DHS announced to wind down Deferred Action for Childhood Arrivals (DACA) program

Washington, DC. On September 5, 2017, the Department of Homeland Security (DHS) initiated the wind down of the program known as Deferred Action for Childhood Arrivals (DACA). On June 29, the attorneys general of Texas and several other states sent a letter to U.S. Attorney General Jeff Sessions asserting that the DACA program is unlawful for the same reasons stated in the Fifth Circuit and district court opinions regarding an expansion of the DACA program and the now-rescinded program known as Deferred Action for Parents of Americans and Lawful Permanent Residents (DAPA).  Yesterday, Attorney General Jeff Sessions sent a letter to Acting Secretary of DHS Elaine Duke articulating his legal determination that DACA “was effectuated by the previous administration through executive action, without proper statutory authority and with no established end-date, after Congress’ repeated rejection of proposed legislation that would have accomplished a similar result.” Attorney General Sessions recommended that the Department wind down the program in an efficient and orderly fashion, and his office reviewed the terms of DHS action.

The program had been started on June 15, 2012 by the Secretary of Homeland Security, allowing certain undocumented immigrants to apply for work authorization, deferred action from deportation, and advance parole (permitting travel internationally). An individual granted deferred action under DACA was considered to be lawfully present for the duration of the granted period, but was not granted lawful status or excused for any previous or subsequent period of unlawful presence.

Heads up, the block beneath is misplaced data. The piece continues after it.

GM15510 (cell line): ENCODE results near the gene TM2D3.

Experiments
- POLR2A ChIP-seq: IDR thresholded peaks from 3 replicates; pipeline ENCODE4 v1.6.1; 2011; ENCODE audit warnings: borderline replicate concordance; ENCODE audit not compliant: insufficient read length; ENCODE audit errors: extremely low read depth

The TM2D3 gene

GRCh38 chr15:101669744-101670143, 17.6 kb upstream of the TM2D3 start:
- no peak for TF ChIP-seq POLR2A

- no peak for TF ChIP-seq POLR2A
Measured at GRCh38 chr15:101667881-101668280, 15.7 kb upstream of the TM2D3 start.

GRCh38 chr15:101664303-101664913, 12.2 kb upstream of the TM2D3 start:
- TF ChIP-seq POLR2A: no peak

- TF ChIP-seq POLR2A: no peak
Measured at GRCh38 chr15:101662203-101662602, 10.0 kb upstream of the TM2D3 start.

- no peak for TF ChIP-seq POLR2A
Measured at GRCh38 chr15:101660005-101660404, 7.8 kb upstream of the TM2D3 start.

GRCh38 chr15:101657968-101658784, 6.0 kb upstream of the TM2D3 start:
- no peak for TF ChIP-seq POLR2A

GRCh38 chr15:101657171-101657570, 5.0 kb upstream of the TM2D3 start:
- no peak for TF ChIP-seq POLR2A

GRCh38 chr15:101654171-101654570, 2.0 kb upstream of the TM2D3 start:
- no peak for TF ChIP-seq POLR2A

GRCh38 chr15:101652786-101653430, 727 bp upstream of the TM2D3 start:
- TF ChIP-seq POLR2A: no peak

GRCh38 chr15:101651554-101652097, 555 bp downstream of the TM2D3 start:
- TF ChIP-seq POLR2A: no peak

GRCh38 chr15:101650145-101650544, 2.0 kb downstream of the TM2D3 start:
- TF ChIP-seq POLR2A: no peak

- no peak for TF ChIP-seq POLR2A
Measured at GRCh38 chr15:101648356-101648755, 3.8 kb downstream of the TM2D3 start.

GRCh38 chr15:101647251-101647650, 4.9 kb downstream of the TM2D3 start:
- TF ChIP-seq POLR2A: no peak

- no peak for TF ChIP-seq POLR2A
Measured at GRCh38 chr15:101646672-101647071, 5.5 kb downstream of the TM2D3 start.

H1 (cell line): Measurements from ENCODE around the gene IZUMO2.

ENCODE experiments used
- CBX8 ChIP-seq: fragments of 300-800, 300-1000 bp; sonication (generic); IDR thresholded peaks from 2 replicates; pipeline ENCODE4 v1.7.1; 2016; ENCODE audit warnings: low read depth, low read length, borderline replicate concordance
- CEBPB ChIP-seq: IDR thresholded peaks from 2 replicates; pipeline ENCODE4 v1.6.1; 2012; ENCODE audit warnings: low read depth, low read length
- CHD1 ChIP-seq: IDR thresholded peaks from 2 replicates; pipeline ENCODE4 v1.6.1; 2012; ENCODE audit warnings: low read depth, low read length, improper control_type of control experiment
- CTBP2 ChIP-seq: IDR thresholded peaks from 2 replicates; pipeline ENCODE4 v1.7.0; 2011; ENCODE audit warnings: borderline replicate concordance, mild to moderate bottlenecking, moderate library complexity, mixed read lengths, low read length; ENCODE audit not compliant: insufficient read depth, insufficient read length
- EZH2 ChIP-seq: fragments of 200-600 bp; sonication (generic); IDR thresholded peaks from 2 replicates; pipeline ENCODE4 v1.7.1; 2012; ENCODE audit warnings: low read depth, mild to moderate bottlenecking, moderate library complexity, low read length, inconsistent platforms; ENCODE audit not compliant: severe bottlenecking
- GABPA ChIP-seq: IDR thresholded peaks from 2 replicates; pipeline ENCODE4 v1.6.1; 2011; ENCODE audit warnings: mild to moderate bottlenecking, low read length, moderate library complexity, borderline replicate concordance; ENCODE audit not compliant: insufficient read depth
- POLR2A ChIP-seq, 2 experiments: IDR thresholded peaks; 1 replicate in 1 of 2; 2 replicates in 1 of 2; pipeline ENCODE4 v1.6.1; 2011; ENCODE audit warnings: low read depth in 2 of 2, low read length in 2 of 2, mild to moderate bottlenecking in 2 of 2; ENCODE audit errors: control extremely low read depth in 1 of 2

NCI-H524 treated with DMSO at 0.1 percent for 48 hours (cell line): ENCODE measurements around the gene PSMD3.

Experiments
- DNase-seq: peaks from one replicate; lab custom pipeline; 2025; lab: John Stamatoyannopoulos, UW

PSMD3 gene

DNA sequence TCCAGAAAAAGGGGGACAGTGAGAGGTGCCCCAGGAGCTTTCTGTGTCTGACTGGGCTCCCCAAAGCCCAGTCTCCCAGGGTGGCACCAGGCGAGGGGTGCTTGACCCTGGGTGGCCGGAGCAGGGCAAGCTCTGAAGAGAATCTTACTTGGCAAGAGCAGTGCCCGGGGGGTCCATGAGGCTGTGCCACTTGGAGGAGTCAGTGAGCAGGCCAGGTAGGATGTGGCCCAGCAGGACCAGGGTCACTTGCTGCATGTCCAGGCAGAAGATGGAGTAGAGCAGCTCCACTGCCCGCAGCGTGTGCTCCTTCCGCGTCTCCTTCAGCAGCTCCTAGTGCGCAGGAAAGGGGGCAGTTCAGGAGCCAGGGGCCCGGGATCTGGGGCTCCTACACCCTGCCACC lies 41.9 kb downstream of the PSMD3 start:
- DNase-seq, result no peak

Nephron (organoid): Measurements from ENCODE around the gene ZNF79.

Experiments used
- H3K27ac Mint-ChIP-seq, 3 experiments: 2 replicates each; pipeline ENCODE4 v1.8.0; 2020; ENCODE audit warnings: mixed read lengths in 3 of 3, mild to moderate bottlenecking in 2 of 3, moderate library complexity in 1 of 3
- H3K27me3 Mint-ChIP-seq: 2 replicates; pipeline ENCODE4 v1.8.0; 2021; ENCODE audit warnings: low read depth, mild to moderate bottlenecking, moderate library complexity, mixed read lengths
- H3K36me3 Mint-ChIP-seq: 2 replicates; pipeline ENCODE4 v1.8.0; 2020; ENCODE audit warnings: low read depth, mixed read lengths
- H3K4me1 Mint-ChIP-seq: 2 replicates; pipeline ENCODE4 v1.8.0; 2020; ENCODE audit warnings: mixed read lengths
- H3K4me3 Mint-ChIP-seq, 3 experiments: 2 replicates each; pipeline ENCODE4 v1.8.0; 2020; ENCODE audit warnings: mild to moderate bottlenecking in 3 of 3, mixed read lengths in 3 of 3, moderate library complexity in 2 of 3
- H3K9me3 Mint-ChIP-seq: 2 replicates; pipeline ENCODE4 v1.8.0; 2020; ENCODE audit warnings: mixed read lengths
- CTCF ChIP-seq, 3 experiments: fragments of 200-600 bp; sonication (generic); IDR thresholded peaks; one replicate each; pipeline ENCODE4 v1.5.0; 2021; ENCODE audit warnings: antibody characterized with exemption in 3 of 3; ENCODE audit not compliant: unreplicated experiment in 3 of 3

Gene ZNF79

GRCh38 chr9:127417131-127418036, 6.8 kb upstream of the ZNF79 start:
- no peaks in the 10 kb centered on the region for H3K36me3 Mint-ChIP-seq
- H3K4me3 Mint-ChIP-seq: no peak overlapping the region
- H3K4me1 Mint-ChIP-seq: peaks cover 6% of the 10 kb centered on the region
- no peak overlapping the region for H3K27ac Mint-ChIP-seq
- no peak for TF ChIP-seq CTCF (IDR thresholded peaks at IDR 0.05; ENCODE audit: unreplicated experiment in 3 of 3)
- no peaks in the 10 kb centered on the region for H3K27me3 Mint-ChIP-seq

What This Means for DACA Recipients

DACA Beneficiaries With Valid EADs

Current DACA beneficiaries will retain their privileges until current expiration, unless terminated or revoked. DACA benefits are typically valid for two years from the date of issuance.

Initial DACA Applications and EAD

Applications for DACA protection and associated EAD cards received after September 5, 2017, will be rejected. Those filed and accepted by USCIS as of September 5, 2017, will be determined on a case-by-case basis.

DACA Beneficiaries Applying for EAD Extensions

Current DACA beneficiaries whose EAD cards will expire between September 5, 2017, and March 5, 2018, may apply for an EAD extension by October 5, 2017. These applications will be renewed on a case-by-case basis. All requests to renew DACA and associated applications for EADs after October 5, 2017 will be rejected.

Advance Parole

Effective September 5, 2017, USCIS will no longer accept any new Form I-131 Applications for Travel Document (Advance Parole) to permit international travel for DACA beneficiaries. Pending applications will be terminated and fees refunded. Those with currently valid Advance Parole documents will generally retain the benefit until the expiration date of the Advance Parole; however, U.S. Customs and Border Protection (CBP) has the ultimate authority to determine admissibility at the border.